The ability to skillfully communicate prognostic estimates is essential to the delivery of high-quality cancer care and is currently a high priority in the medical community on an international level.78 In this scoping review, we identified five models to guide oncologists through prognostic disclosure. Several of these tools have been applied to clinical practice and studies suggest that interventions for clinicians’ and/or patients can promote more successful, patient-centred dialogue. This review is unique in that we identify communication models aimed at improving the quality of the patient–oncologist discussion including a variety of sources from randomised controlled trials to prospective studies. We compare and contrast similarities and differences of these models in hopes to underscore the key components that make these studied models successful.
There are important methodological limitations of this review. The broad nature of this topic made it difficult to conduct a specific, well-defined search and we may have inadvertently excluded publications that were not captured by the selected databases. Further, there are potential limitations associated with comparing and contrasting the identified communication models as only some of them have been validated with randomised controlled trials. Lastly, as with any publication, the dates of our search criteria fail to acknowledge recently published literature such as a study by Epstein et al exploring a newly conceived communication intervention, Oncolo-GIST, designed to enhance oncologists’ ability to convey prognostic information clearly.80
Evidence-based approaches to communication skills training in oncology are needed, as are strong efforts to implement these approaches in the clinical training. Further studies are needed to evaluate how communication skills can be best retained over time, how to evaluate prognostic understanding among patients and caregivers especially in response to employed protocols, and how to scale protocols within and among institutions. Several proposals have been suggested with regards to how to retain skills over time including: workshops followed by interval videoconferences; maintenance of certification courses for continuing education credits; incorporating specific documentation within a dedicated electronic medical record section to prompt and/or track clinicians’ activities; and, combined interventions targeting both physicians and patients such as a pre-conversation questionnaire, phone application or workshop.81 82 The Alliance of Dedicated Cancer Centers, composed of the USA’s leading cancer centres, has recently supported a programme named the Improving Goal-Concordant Care initiative, which includes training in prognosis communication and structured documentation of such conversations on large, institution-level, scales.83 More system-wide programmes should be initiated to better understand how to scale these programmes successfully while still encouraging personal learning experiences with career-lasting, durable effects.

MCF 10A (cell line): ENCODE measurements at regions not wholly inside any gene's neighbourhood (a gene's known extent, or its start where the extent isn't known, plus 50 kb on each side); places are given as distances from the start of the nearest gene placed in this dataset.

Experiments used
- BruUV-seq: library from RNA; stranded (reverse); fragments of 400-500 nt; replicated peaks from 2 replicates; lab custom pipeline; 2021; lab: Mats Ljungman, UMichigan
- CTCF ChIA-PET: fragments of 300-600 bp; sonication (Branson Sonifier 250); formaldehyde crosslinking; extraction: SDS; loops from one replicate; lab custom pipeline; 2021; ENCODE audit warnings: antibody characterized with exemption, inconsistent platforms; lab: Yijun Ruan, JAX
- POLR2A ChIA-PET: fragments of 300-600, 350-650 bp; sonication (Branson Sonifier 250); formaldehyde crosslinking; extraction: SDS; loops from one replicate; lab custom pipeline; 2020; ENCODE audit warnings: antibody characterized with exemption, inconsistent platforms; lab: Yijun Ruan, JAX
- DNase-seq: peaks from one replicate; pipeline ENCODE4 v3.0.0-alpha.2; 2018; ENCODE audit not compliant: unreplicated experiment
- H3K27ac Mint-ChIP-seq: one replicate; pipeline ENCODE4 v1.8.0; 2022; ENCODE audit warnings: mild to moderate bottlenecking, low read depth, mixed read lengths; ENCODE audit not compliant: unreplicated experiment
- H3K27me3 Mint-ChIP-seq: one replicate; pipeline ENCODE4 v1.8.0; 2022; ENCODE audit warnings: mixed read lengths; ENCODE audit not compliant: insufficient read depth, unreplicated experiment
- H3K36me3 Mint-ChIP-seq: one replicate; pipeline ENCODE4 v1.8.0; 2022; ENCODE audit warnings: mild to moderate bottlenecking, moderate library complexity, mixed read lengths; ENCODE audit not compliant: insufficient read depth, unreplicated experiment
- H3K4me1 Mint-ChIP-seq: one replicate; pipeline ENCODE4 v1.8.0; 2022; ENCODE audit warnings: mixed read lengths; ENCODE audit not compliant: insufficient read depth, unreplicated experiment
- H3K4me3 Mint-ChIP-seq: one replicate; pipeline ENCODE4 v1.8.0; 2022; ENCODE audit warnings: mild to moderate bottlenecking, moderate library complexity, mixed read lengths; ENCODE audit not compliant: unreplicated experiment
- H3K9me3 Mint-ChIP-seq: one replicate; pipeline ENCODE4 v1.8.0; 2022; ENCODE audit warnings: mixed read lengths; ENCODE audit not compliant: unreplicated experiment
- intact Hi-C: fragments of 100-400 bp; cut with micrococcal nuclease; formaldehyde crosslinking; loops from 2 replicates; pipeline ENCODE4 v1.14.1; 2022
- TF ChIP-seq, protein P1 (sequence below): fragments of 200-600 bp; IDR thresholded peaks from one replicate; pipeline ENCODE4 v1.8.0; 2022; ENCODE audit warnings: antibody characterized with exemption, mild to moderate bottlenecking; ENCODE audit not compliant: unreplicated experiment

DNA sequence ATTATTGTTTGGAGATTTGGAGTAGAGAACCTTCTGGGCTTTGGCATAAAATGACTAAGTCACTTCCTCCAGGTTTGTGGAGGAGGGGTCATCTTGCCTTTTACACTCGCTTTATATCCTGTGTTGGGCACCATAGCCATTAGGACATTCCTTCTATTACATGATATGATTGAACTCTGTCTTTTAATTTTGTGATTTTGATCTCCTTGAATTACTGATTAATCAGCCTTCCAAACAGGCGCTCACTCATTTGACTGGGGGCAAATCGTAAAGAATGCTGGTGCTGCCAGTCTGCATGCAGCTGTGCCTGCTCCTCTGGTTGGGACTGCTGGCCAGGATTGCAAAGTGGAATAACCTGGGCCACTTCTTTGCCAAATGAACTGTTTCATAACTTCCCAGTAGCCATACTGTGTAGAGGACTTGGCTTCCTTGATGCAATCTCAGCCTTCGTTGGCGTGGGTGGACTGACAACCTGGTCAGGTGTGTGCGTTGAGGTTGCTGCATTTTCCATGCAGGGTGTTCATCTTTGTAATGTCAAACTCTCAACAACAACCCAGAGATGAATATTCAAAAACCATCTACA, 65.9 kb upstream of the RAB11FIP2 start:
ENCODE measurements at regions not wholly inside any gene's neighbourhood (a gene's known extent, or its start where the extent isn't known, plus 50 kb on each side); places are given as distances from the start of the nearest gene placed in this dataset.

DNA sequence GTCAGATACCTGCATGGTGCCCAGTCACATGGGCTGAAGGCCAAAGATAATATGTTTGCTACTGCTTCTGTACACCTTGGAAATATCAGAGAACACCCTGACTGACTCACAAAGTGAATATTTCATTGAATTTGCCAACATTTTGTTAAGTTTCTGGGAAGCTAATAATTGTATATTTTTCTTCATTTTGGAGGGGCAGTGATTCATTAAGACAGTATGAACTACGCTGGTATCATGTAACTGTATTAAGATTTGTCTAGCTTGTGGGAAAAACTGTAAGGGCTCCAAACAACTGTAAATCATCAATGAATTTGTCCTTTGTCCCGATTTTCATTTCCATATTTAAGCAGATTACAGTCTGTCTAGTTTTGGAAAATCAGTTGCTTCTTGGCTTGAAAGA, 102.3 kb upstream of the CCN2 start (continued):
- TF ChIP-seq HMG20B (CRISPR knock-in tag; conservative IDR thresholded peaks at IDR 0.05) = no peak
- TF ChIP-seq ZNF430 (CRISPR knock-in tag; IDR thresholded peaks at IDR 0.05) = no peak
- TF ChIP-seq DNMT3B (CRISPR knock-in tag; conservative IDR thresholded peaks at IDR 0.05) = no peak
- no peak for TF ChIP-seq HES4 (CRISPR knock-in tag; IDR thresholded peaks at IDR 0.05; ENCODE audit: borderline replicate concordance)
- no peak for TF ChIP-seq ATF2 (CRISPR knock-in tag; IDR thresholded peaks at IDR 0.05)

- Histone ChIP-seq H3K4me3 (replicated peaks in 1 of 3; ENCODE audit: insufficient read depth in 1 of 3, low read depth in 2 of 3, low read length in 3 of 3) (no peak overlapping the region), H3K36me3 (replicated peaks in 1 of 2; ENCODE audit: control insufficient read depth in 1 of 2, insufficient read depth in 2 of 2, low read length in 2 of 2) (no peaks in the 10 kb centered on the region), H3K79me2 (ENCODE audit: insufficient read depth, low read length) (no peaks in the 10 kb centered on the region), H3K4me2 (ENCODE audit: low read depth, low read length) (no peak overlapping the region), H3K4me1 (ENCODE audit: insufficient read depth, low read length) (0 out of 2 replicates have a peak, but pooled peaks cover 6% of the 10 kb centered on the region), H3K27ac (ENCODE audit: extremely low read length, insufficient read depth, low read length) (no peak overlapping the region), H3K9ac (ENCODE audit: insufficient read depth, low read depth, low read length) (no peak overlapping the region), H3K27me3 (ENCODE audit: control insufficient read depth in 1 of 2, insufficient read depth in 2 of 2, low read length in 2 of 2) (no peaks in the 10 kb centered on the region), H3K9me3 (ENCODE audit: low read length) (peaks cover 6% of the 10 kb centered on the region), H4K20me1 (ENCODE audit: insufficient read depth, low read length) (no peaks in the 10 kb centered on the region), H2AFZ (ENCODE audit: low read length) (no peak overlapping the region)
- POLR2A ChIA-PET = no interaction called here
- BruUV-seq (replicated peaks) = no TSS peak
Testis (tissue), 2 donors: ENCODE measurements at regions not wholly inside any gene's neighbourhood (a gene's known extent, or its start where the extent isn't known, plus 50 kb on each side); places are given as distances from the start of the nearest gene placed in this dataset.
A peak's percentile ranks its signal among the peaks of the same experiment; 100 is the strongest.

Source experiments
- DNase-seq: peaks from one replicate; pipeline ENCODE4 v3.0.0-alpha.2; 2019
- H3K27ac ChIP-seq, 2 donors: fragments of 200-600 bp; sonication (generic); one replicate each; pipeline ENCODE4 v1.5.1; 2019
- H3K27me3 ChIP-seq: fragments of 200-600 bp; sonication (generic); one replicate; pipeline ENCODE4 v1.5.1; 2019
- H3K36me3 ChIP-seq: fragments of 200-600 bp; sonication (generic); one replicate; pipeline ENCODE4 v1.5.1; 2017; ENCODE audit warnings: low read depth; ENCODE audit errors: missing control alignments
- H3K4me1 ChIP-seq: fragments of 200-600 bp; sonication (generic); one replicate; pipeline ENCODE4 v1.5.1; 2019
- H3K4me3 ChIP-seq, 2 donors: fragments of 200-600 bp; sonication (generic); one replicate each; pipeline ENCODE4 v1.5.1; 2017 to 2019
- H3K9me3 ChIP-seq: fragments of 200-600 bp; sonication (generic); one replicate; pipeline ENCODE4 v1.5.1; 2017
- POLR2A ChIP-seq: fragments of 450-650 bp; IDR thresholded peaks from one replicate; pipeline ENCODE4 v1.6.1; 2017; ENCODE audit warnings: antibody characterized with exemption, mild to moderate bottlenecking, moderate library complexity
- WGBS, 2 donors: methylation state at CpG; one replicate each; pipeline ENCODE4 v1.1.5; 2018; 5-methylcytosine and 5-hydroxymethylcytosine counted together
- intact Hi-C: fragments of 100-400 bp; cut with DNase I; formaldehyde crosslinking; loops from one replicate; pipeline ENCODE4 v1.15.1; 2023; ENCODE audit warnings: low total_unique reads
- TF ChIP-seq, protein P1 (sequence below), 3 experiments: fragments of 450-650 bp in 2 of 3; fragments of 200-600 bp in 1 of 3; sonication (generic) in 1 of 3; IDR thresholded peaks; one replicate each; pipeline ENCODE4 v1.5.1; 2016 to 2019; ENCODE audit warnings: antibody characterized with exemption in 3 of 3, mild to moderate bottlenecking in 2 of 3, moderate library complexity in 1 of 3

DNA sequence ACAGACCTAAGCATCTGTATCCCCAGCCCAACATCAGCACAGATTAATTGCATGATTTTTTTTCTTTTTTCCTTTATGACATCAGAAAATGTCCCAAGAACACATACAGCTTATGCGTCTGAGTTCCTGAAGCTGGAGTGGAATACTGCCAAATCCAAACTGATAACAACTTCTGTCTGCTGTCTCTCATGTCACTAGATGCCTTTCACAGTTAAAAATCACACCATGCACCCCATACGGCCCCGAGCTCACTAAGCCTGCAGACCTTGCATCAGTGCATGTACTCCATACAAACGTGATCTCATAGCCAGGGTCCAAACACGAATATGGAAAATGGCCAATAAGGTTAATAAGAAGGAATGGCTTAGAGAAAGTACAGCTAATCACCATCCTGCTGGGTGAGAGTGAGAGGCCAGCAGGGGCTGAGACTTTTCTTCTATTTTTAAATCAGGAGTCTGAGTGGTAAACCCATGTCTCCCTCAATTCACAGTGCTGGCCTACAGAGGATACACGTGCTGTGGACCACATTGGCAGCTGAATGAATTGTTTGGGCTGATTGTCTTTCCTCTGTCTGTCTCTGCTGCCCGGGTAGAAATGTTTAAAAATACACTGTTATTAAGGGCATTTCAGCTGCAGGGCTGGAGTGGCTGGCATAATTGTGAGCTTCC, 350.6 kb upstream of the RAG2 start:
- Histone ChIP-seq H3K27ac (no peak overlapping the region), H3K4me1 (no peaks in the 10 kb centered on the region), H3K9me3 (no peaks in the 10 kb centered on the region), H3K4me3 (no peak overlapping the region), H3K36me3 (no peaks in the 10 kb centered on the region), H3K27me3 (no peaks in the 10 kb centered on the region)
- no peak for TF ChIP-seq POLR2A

Patient consent for publication
This study does not involve human participants.
Twitter @JulBloom, @emilyjeanmartin
Presented at 2021 ASCO Annual Meeting https://ascopubs.org/doi/10.1200/JCO.2021.39.15_suppl.e24107
Contributors JRB conceived and designed the analysis, collected data, performed the analysis, wrote scientific paper and oversaw submission process; she is guarantor of overall content. DCM collected data, performed analysis, and was responsible for critical review of the manuscript. CR-R assisted in the review of data and critical review of the manuscript. EM assisted in scoping review analysis, concept design, and manuscript review. JAJ assisted in scoping review analysis and editing of manuscript. KVD assisted in overall concept refinement and manuscript review.
Funding The authors have not declared a specific grant for this research from any funding agency in the public, commercial or not-for-profit sectors.
Competing interests None declared.
Provenance and peer review Not commissioned; externally peer reviewed.
Supplemental material This content has been supplied by the author(s). It has not been vetted by BMJ Publishing Group Limited (BMJ) and may not have been peer-reviewed. Any opinions or recommendations discussed are solely those of the author(s) and are not endorsed by BMJ. BMJ disclaims all liability and responsibility arising from any reliance placed on the content. Where the content includes any translated material, BMJ does not warrant the accuracy and reliability of the translations (including but not limited to local regulations, clinical guidelines, terminology, drug names and drug dosages), and is not responsible for any error and/or omissions arising from translation and adaptation or otherwise.